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I tried to search it on Google but could not find any relevant link. If there is any reference to this problem, it will suffice.

The 2n numbers, each number from 1 to n twice are to be arranged in a sequence such that number k has exactly k numbers between it. Is it possible to find such arrangement for any n? What can be a general strategy to find such sequence for some n.

For example,
n = 3 --> 231213
n = 4 --> 41312432

I found them just by hit and trial but was not able to find for n = 5 and 6.

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closed as off topic by Raymond Chen, lc., bensiu, 0x7fffffff, stealthyninja Oct 16 '12 at 6:11

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k is known or you need to search for any number? –  Anshu Oct 15 '12 at 8:04
1  
This does not appear to be a programming question. Suggest moving to math.stackexchange.com –  Raymond Chen Oct 15 '12 at 8:12
    
I think there is no solution for N=1 ? you have the number 1, 1, 2, 2 and no solution? –  Alan Oct 15 '12 at 8:17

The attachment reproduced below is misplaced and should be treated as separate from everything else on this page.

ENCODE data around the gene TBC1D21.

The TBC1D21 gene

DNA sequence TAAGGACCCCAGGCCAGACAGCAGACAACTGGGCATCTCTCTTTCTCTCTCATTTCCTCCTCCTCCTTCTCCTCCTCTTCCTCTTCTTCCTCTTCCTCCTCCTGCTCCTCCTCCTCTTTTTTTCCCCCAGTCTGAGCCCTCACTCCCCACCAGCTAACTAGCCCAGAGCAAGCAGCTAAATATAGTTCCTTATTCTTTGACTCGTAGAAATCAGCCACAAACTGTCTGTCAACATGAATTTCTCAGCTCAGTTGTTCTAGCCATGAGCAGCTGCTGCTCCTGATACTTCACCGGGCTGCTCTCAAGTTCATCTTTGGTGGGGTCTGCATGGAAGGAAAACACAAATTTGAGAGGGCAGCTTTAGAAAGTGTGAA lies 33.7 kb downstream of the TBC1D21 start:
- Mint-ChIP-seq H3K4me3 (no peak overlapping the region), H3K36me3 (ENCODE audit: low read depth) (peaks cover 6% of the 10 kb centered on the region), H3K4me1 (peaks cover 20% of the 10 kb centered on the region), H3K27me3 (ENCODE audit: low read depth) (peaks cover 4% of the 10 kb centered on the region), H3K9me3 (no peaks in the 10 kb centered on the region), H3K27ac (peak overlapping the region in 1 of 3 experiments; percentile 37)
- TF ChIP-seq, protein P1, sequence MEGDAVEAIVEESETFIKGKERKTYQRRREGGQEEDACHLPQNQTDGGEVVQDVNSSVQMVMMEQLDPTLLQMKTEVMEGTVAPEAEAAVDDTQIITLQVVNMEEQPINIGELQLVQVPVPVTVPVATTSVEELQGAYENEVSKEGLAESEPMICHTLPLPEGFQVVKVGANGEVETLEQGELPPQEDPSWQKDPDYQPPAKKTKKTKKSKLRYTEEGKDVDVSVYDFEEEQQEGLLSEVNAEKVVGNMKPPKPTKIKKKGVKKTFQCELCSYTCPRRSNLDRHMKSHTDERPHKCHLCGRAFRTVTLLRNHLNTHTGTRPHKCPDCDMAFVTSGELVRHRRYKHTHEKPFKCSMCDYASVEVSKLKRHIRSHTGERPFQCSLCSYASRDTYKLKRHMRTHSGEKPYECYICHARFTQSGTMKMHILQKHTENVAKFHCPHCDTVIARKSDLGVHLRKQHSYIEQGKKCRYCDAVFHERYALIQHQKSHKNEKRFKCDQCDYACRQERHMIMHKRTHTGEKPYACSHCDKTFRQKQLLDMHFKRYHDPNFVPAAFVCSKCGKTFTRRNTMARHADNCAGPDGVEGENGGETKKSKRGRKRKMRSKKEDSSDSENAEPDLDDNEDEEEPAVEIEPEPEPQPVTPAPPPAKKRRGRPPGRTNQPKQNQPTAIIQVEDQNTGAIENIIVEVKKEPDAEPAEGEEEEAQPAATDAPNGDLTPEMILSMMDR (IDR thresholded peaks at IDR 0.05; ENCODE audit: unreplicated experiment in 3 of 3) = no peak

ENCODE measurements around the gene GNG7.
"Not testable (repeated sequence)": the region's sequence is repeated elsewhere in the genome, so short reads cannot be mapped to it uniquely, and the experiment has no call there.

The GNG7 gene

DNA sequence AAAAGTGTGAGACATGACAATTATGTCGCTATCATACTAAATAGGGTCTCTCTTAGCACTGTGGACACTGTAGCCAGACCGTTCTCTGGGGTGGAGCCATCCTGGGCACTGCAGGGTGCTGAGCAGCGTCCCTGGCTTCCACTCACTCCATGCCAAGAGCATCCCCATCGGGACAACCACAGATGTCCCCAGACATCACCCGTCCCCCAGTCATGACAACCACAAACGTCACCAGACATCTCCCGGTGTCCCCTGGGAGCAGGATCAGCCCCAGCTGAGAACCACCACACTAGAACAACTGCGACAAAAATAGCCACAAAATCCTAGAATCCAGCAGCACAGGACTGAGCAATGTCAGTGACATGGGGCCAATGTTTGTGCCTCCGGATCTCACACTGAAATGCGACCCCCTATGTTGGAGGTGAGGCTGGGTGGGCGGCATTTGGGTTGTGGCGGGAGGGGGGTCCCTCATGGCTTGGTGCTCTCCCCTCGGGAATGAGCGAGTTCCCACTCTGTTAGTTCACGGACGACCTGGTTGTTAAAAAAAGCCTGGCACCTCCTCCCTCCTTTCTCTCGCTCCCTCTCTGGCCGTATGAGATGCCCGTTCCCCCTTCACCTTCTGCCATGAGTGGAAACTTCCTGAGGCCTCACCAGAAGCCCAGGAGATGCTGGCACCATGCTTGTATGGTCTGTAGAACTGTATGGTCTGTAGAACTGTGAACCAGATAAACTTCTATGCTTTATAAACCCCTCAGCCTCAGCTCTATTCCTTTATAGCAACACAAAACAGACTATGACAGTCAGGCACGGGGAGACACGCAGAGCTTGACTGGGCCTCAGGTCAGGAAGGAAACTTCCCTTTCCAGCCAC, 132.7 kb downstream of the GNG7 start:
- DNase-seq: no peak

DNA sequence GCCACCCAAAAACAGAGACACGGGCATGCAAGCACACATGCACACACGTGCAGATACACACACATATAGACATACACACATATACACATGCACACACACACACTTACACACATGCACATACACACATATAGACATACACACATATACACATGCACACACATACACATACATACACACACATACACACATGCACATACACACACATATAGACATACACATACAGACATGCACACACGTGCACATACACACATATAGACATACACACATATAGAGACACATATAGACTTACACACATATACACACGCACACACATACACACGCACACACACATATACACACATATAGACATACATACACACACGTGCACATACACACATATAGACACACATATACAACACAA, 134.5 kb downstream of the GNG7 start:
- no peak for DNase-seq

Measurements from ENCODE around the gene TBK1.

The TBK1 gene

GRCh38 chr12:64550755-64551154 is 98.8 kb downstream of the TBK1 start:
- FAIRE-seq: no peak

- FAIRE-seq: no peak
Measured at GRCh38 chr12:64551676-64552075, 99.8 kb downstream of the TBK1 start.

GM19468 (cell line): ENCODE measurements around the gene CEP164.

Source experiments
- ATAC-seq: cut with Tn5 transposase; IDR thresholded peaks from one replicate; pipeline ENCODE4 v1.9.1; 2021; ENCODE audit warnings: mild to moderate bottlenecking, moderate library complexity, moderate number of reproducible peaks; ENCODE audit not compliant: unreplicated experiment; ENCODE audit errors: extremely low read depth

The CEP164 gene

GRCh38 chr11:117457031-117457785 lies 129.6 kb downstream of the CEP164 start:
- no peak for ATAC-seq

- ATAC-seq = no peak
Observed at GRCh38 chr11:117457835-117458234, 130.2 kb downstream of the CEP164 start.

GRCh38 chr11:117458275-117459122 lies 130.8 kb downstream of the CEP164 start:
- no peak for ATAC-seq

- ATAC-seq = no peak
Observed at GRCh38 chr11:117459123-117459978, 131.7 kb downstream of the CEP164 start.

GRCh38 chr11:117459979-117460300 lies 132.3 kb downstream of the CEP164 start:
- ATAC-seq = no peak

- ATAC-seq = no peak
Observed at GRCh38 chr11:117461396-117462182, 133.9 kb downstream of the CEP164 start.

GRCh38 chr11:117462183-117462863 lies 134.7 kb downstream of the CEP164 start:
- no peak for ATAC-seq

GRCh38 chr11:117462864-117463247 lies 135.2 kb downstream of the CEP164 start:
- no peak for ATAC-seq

2 Answers 2

up vote 1 down vote accepted

See here http://en.wikipedia.org/wiki/Langford_pairing for more information. Especially: "Langford pairings exist only when n is congruent to 0 or 3 modulo 4; for instance, there is no Langford pairing when n = 1, 2, or 5." implies that you're out of luck for n = 5 and n = 6.

See http://oeis.org/A014552 for the number of solutions for a given n.

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Thanks for the link. I am surprised there is even a term associated to it. –  Shashwat Kumar Oct 15 '12 at 9:34

There are no such sequences for arbitrary n as can easily be verified by exhaustive search for n 2, 5 or 6:

def check(t, n): 
  for i in range(1, n + 1): 
    p1 = t.index(i)
    p2 = t.index(i, p1 + 1)
    if p2 - p1 != i + 1:
      return False
  return True

assert check((2, 3, 1, 2, 1, 3), 3)
assert check((4, 1, 3, 1, 2, 4, 3, 2), 4)

def allseqs(n):
  if n > 1:
    for seq in allseqs(n - 1): 
      for i in range(len(seq) + 1): 
        for j in range(i, len(seq) + 1): 
          yield seq[:i] + (n,) + seq[i:j] + (n,) + seq[j:]
  else:
    if n == 1:
      yield (1, 1)
    else:
      yield ()

def findseqs(n):
  for p in allseqs(n):
    if check(p, n): 
      print p

The results for n=2, 3, 4, 5:

>>> findseqs(2)
>>> findseqs(3)
(2, 3, 1, 2, 1, 3)
(3, 1, 2, 1, 3, 2)
>>> findseqs(4)
(2, 3, 4, 2, 1, 3, 1, 4)
(4, 1, 3, 1, 2, 4, 3, 2)
>>> findseqs(5)
>>> findseqs(6)
>>> 

There is quite a few solutions for n=7 but the exhaustive search takes a few minutes.

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